Food systems air pollution
Poor air quality is considered one of the greatest environmental mortality risk factors. While progress has been made on air pollution from the industry, transportation, solid waste management and household sectors, air quality has been largely absent from the discussion of food systems, and of human and planetary health. The development of tools for estimating air pollution from food systems have not kept pace with other sectors.
The European Commission’s Emissions Database for Global Atmospheric Research (EDGAR) is now used to develop an inventory of NH3, NOx, N2O, SO2, CO, non-methane volatile organic compounds, and particulate matter emitted in the production (including land-use change), distribution, consumption and waste of food. Air pollution emissions from food systems have risen over the past 50 years, corresponding to more than half of total nitrogen emissions and more than a third of particulate matter globally. More than a fifth of deaths due to poor air quality are related to pollution from food systems.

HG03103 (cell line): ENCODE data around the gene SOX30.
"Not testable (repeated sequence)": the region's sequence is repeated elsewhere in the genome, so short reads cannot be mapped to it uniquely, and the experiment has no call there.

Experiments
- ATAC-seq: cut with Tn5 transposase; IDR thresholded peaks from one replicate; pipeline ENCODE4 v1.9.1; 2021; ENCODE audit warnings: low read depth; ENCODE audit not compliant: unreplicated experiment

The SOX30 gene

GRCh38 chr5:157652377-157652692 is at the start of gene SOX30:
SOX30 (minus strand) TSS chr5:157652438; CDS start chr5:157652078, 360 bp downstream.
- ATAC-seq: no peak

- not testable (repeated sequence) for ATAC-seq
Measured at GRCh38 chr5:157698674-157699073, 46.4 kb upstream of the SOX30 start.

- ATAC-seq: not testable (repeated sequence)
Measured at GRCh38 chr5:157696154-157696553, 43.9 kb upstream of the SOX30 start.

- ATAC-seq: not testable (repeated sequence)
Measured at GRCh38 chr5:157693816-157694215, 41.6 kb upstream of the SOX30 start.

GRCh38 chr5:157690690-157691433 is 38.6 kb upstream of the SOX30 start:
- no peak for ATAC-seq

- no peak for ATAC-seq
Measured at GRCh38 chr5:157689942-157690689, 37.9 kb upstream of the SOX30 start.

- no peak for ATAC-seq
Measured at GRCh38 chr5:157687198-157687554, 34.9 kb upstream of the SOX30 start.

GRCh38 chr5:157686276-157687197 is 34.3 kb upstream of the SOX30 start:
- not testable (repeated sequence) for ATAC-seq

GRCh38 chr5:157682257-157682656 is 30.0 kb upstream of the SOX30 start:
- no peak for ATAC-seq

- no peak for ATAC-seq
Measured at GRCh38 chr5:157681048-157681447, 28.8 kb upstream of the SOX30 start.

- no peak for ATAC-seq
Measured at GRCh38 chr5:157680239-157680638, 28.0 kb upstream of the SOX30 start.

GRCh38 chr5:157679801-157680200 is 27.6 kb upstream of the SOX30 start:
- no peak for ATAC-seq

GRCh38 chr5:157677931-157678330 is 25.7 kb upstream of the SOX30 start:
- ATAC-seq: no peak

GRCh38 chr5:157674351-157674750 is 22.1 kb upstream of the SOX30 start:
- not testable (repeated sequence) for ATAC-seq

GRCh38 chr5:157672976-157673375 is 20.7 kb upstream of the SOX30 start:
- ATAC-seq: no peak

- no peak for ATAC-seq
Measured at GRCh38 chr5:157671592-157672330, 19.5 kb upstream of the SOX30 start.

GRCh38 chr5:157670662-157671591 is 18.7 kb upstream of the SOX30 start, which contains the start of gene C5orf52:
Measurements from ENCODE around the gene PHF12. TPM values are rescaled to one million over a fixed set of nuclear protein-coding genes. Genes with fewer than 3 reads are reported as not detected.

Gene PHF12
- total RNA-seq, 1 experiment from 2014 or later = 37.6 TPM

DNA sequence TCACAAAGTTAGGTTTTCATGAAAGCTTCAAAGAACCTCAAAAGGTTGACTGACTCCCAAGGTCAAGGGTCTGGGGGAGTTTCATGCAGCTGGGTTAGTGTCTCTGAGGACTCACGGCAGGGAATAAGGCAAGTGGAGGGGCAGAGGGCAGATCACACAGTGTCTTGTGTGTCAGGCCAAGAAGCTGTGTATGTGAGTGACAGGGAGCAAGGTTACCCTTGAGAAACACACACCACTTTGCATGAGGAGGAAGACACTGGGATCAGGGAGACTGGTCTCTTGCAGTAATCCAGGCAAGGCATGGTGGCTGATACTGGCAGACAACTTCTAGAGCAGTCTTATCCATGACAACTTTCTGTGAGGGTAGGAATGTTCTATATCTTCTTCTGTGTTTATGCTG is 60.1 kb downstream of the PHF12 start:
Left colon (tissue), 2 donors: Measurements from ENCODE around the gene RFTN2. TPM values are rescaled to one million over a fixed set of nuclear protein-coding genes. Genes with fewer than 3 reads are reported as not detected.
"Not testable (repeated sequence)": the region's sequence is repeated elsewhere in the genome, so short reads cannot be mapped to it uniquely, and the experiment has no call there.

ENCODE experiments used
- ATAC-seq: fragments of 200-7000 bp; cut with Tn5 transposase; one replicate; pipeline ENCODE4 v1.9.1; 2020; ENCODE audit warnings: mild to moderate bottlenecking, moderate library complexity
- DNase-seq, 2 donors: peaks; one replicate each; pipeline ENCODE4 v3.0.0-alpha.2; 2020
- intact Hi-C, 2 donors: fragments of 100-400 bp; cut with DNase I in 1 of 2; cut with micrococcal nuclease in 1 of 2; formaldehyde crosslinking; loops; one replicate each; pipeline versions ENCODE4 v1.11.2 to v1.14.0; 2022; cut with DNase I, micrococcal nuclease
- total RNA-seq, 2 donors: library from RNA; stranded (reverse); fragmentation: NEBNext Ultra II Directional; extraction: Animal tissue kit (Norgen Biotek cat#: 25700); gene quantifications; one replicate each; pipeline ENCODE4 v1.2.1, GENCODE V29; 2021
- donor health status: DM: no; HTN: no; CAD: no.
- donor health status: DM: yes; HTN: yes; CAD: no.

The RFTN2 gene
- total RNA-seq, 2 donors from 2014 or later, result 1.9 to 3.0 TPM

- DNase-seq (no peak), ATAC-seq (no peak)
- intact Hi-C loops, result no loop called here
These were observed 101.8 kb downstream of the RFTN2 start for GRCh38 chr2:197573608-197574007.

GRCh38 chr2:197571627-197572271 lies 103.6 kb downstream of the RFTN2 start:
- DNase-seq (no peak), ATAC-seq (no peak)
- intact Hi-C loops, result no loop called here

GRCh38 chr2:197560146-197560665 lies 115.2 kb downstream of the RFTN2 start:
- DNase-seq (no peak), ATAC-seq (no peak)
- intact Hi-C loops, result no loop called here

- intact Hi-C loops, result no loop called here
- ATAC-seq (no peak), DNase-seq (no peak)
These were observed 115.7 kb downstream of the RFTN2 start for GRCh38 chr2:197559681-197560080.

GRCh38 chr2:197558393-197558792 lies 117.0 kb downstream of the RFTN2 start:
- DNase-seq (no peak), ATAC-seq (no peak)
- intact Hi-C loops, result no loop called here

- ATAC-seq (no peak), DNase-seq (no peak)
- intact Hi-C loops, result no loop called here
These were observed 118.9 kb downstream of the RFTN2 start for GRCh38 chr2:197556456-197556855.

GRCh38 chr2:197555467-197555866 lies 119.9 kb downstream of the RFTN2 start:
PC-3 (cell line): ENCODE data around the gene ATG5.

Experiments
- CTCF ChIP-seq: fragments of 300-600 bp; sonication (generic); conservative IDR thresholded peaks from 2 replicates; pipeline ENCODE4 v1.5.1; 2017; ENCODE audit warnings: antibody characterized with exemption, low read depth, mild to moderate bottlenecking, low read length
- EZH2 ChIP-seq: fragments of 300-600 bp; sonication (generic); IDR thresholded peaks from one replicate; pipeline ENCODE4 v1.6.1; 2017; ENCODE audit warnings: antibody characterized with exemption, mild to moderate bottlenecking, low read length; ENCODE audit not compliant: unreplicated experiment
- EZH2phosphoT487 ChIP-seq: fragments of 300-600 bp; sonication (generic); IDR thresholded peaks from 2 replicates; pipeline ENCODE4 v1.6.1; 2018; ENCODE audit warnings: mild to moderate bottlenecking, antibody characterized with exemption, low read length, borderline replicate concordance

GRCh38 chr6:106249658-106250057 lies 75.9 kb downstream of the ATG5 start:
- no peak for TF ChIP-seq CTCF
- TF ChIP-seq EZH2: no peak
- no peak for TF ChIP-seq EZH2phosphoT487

See Crippa et al. and Balasubramanian and Babbar